Assignments and Due Dates
April 9, 2011
English 214: Introduction to Fiction
Professor PearsonEmail: firstname.lastname@example.orgRM 301 (816) 418-1078Office Hours: A-Day (10:50-1:00) B-Day (7:30-9:10) After School: 2:30-3:30 or by appointment| | |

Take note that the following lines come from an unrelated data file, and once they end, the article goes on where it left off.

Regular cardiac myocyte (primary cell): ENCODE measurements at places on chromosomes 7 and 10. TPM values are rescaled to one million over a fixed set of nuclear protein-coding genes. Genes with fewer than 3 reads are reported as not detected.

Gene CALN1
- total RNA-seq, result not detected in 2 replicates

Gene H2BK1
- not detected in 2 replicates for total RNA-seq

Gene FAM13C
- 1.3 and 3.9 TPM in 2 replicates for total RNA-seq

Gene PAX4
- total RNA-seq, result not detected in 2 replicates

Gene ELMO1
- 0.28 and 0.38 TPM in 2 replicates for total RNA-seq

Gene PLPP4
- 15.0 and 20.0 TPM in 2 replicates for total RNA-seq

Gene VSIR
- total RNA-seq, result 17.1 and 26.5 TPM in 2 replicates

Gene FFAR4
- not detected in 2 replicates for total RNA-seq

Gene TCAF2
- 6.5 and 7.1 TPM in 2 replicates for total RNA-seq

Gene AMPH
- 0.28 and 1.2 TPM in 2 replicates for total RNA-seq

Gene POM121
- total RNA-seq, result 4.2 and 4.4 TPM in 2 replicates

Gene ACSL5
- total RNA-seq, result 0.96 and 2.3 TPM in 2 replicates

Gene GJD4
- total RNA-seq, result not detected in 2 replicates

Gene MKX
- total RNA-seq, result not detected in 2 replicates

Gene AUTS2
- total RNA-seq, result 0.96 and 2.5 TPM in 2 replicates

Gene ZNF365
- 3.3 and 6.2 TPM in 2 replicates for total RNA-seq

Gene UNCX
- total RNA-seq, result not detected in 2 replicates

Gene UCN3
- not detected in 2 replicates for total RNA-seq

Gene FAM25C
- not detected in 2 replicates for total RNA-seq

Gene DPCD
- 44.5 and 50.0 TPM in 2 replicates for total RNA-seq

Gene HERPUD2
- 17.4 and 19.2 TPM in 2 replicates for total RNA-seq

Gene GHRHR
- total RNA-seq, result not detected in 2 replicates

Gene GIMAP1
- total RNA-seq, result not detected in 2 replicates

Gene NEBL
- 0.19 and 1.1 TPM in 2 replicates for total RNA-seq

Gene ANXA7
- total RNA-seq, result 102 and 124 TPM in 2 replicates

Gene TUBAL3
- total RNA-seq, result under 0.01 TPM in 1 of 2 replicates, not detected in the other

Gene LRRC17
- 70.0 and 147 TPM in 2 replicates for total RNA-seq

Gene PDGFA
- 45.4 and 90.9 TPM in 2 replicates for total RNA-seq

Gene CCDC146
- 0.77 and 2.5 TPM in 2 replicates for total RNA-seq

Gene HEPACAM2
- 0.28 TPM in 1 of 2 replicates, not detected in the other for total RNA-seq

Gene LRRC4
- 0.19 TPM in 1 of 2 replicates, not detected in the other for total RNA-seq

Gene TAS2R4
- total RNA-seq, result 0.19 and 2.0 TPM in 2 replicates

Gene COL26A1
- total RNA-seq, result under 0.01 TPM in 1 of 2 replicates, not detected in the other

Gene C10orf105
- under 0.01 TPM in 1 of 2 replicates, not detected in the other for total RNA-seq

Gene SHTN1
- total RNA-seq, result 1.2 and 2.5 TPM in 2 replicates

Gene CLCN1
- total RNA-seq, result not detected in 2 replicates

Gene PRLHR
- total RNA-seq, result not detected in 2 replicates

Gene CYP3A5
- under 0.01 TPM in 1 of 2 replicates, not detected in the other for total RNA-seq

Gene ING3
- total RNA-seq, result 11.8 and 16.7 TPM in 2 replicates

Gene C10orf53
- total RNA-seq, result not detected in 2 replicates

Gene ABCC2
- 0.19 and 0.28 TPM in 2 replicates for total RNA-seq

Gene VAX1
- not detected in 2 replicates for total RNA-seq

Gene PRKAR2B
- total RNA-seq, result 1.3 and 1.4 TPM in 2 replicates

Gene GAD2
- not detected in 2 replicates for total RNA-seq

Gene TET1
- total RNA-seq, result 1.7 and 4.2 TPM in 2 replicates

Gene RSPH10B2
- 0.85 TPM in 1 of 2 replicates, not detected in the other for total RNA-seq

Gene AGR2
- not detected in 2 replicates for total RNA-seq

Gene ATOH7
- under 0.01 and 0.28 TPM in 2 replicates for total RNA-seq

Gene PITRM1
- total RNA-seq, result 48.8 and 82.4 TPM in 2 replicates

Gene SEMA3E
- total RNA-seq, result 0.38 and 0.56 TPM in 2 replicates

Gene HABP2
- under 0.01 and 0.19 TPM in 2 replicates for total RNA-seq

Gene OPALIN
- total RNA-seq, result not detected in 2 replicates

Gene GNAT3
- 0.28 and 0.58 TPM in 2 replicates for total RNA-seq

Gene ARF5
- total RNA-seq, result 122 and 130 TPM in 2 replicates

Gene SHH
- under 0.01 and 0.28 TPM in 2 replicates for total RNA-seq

Tentative Schedule of Assignments/Cognitive Reflections/Essays: April 4-April 8| April 6: Reading Poetry pp. 743-750 a. Read Robert Frances, “Catch” pp. 750-751 b. A Sample Student Analysis pp. 751-754. c. Read Elizabeth Bishop, “The Fish” pp. 755-756.BCR: Which lines in this poem provide especially vivid details of the fish? What makes these descriptions effective?Homework: Poetry in Popular Forms pp. 774-777. a. Read S. Pearl Sharp, “It’s the Law: A Rap Poem” pp. 778-779. b. Answer questions 1, 2, and 3 p. 779 Due April 8, 2011.April 8: Writing about Poetry: From Inquiry to Final Paper pp. 790-797. a. Read William Blake, “The Lamb” p. 961 b. Read William Blake, “The Tyger” p. 961BCR: The poem “The Tyger” from Blake’s Song of Experience is often paired with “The Lamb.” Describe the poem’s tone. Is the speaker’s voice the same here as in “The Lamb”? Which words are repeated, and how do they contribute to the tone?Homework: Read Robert Frost’s “Design” p. 1116 and William Hathaway’s “Oh, Oh” p. 748. Write a 100 word response to the following: Compare the ironic tone of “Design” with the tone of William Hathaway’s “Oh, Oh”. What would you have to change in Hathaway’s poem to make it more like Frost’s? (Assignment must be submitted via email to email@example.com by April 10, 2011, 12:00 midnight).Complete cognitive reflection on (http://quizstar.4teachers.org/indexs.jsp). Access to cognitive reflection will close April 12, 2011, 12:00 midnight. Will be completed in class April 12, 2011.| April 11-15| April 12: Word Choice, Word Order, and Tone pp. 799-804. a. Read Katharyn Howd Machan, “Hazel Tells LaVerne” p. 807. b. A Sample Student Response pp. 808-809. c. Read Gwendolyn Brooks, “We Real Cool” p. 827. d. Read Joan Murray, “We Old Dudes” pp. 827-828.BCR: Compare the themes of “We Old Dudes” and Brooks’s “We Real Cool.” How do the two poems speak to each other?Homework: Write a poem similar in style that characterizes your life as a student. Due April 14, 2011.April 14: Reading Drama pp. 1363-1365; 1381-1384; 1393-1394 a. Read Susan Glaspell, “Trifles” pp. 1365-1375. b. A Sample Close Reading pp. 1376-1378. c. Read Susan Glaspell, “from the Short Story Version of Trifles” pp. 1378-1380. d. Writing about Drama, pp. 1407-1409 e. A Sample Student Paper, pp. 1410-1412BCR: Which version brings the reader into more intimate contact with the character? How is this achieved?Homework: “Seinfield” pp. 1394-1396Read Larry David “Seinfield: The Pitch” pp. 1396-1405. Write a 100 word response to the following: Write a response that explains whether or not you think David Ives’s play Moby-Dude, Or: The Three-Minute Whale, pp. 1801-1803, fills George’s prescription that a story should be about “nothing”? (Assignment must be submitted via email to firstname.lastname@example.org by April 17, 2011, 12:00 midnight).| April 18-22| April 18: Images pp. 837-838 a. Read Mary Robinson, “London’s Summer Morning” pp. 848-849. b. Read William Blake, “London” pp. 850 c. A Sample Student Response, pp. 851-852Homework: Read Patricia Smith, “What It’s Like to Be a Black Girl (for Those of You Who Aren’t) pp. 854-855. BCR: Describe the speaker’s tone. What images in particular contribute to the tone? How do you account for the selected tone? Due April 20, 2011.Complete cognitive reflection on (http://quizstar.4teachers.org/indexs.jsp). Access to cognitive reflection will close April 22, 2011, 12:00 midnight.April 20: Figure of Speech, pp. 864-874 a. A Sample Student Response, pp. 875. b. Read John R. Searle, “Figuring Out Metaphors” pp. 886-887Homework: Read Linda Pastan, “Marks” p.883.BCR: Explain...